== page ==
Seasonal snow leopard research completed

Seasonal snow leopard research completed

24 March 2022

The winter and spring study of the snow leopard population has finished in the Sayano-Shushensky Biosphere Reserve. Reserve staff and representatives of the Khakassia branch of the Russian Geographical Society conducted two expeditions to carry out trail camera maintenance, animal tracking and camera placement adjustments.


“Earlier this year, snow leopard cubs, a male and a female born in 2020 to a female leopard brought from Tajikistan, separated from their mother and entered adulthood, as indicated by trail cameras images that show the young snow leopards on their own,” said Roman Afanasyev, senior research fellow and head of the research department.


In February and March, the snow leopards enter the rutting period, usually characterised by fewer movements around the reserve and active marking. The trail cameras recorded three males in the vicinity of the adult female. One of them is allegedly the father of the cubs born in 2020, while the two others were first spotted in the Sayano-Shushensky Biosphere Reserve last year, one in autumn and the other one in winter.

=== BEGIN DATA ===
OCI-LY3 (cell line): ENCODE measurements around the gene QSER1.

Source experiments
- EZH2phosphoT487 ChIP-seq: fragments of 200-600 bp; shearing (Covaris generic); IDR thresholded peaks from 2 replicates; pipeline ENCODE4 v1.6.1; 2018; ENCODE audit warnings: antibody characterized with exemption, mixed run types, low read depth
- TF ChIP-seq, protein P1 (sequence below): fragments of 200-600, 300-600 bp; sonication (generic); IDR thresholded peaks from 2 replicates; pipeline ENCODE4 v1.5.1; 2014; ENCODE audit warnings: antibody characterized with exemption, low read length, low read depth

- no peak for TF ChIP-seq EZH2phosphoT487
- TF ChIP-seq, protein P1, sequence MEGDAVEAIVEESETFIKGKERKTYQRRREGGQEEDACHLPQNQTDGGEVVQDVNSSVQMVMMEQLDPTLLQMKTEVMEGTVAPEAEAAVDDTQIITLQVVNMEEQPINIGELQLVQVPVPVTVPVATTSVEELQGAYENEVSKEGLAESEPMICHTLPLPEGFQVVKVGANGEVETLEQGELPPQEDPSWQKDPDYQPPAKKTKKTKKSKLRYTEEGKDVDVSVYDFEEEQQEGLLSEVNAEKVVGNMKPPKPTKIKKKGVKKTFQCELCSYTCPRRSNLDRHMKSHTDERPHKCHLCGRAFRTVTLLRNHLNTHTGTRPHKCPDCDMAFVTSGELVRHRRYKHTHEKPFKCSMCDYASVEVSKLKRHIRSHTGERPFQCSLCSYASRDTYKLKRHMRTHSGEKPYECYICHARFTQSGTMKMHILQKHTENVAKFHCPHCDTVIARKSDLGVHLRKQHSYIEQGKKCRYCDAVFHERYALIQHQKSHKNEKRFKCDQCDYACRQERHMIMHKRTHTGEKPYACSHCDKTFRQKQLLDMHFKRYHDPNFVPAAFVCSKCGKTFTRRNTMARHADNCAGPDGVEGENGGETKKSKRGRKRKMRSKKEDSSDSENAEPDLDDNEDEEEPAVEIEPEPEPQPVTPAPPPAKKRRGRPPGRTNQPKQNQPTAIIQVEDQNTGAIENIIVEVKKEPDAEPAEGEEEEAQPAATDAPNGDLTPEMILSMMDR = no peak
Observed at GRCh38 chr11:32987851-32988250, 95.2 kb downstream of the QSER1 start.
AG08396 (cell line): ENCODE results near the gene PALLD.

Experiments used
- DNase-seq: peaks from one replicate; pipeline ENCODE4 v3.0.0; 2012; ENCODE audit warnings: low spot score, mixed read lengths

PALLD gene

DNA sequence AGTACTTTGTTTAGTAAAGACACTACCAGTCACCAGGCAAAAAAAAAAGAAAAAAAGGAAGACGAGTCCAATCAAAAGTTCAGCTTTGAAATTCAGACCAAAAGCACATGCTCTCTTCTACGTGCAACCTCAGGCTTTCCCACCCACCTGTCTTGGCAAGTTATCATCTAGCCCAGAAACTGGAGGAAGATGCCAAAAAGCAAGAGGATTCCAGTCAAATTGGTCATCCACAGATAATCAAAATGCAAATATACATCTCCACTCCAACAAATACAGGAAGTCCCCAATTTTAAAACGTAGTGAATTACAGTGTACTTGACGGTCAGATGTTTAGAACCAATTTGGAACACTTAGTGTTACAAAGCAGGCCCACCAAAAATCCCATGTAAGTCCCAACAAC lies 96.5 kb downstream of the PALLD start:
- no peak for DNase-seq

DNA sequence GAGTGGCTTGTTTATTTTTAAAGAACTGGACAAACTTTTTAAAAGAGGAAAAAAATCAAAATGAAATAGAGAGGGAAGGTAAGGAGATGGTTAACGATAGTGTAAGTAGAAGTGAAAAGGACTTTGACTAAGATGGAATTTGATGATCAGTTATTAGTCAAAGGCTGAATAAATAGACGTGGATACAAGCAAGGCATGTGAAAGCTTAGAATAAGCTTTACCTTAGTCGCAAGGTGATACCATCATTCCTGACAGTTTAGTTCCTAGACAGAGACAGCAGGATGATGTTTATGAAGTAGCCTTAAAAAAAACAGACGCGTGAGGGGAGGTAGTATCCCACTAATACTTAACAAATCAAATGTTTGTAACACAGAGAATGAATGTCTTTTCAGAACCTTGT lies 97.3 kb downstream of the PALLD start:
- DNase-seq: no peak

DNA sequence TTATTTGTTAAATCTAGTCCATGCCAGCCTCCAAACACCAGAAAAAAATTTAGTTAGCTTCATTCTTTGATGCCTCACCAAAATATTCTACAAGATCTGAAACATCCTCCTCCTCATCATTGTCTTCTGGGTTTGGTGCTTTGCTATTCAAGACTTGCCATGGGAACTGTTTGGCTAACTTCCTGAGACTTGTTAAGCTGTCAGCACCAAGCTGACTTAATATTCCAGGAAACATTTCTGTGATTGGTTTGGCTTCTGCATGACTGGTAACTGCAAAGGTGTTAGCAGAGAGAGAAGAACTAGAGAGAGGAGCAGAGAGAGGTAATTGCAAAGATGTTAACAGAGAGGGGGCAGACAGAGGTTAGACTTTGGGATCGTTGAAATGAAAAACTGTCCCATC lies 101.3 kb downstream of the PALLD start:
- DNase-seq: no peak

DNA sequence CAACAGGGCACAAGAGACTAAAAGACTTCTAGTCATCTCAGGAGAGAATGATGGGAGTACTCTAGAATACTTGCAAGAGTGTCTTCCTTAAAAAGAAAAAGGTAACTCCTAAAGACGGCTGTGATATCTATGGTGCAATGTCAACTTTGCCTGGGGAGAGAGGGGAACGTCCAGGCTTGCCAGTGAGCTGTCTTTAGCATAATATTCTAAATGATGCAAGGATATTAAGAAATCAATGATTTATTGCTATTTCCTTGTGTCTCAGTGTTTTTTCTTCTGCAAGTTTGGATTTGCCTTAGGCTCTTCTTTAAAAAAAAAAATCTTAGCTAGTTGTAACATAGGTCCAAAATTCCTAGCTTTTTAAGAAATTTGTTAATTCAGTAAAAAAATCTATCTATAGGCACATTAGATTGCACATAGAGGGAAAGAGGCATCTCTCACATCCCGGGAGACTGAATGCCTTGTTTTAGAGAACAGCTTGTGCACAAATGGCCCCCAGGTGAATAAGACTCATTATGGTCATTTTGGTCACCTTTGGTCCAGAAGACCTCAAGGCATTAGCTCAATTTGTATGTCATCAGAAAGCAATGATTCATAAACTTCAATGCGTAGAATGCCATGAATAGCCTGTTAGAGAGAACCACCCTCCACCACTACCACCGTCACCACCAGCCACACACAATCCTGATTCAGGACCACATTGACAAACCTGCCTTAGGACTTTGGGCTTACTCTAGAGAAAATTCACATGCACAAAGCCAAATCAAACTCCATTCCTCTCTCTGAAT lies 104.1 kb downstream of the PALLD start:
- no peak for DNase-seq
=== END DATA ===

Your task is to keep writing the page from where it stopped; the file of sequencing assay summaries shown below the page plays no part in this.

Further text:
After the first sighting, the scientists classified the new snow leopards as transients. However, trail cameras continued to capture images of the male leopards for several months, providing data for their profiles and population distribution patterns.


“One of the males’ area spills over into the nature reserve, and the rest is located in the Republic of Tuva. This snow leopard was first spotted last autumn, and now we can confidently say that it was him that the state rangers later filmed from the ranger’s station. The second male was first recorded in the nature reserve in December 2021, and in January 2022, he was also caught on camera,” Roman Afanasyev explained.


Currently, there are six snow leopards spotted in the Sayano-Shushensky Biosphere Reserve on a regular basis, including two maturing cubs born in 2020, a female leopard brought from Tajikistan and three adult males: one also relocated from Tajikistan and two new animals that crossed over from other regions.

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